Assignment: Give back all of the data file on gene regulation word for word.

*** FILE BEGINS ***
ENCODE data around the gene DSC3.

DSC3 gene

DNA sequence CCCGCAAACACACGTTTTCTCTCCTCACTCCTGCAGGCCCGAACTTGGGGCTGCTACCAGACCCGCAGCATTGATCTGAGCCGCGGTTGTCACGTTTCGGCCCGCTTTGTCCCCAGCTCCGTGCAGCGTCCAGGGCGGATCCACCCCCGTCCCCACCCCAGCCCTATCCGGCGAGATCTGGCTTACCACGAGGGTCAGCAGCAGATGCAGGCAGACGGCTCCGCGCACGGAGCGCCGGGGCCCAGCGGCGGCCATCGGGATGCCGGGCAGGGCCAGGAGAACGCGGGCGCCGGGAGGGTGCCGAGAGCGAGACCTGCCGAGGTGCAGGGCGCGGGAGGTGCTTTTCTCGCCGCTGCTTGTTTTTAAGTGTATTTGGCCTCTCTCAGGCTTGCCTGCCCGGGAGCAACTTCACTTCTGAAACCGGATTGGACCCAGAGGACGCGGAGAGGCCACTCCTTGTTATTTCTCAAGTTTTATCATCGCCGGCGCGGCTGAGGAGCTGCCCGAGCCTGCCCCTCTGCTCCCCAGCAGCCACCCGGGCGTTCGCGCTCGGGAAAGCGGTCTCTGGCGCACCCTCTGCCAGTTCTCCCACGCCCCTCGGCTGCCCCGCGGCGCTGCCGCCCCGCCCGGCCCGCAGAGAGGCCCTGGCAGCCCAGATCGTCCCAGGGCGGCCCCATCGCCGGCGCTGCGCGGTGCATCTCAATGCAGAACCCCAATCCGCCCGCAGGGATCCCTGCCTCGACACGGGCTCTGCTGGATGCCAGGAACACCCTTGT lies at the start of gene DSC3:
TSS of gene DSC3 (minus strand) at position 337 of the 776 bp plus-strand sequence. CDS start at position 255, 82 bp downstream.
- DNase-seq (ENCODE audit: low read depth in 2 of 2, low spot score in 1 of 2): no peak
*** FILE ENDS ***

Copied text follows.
ENCODE data around the gene DSC3.

DSC3 gene

DNA sequence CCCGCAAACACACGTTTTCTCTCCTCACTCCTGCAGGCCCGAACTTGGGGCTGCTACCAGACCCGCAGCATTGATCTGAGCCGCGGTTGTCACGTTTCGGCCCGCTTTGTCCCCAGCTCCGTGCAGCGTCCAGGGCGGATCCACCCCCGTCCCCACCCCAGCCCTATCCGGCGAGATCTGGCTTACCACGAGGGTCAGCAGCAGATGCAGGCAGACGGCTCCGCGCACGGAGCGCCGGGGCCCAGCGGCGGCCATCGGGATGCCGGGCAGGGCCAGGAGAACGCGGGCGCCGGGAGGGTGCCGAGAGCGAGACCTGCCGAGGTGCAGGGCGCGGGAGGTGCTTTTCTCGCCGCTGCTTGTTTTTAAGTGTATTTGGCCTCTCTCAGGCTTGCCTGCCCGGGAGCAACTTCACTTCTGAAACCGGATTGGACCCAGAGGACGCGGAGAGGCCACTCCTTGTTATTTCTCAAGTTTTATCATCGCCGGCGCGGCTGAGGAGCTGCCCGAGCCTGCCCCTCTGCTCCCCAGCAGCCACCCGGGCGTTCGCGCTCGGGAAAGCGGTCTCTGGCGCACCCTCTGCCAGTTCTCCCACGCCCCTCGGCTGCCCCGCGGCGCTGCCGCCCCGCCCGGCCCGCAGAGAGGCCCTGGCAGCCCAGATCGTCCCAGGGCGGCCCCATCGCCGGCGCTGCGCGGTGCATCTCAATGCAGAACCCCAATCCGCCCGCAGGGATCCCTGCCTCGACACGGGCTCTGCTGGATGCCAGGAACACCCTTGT lies at the start of gene DSC3:
TSS of gene DSC3 (minus strand) at position 337 of the 776 bp plus-strand sequence. CDS start at position 255, 82 bp downstream.
- DNase-seq (ENCODE audit: low read depth in 2 of 2, low spot score in 1 of 2): no peak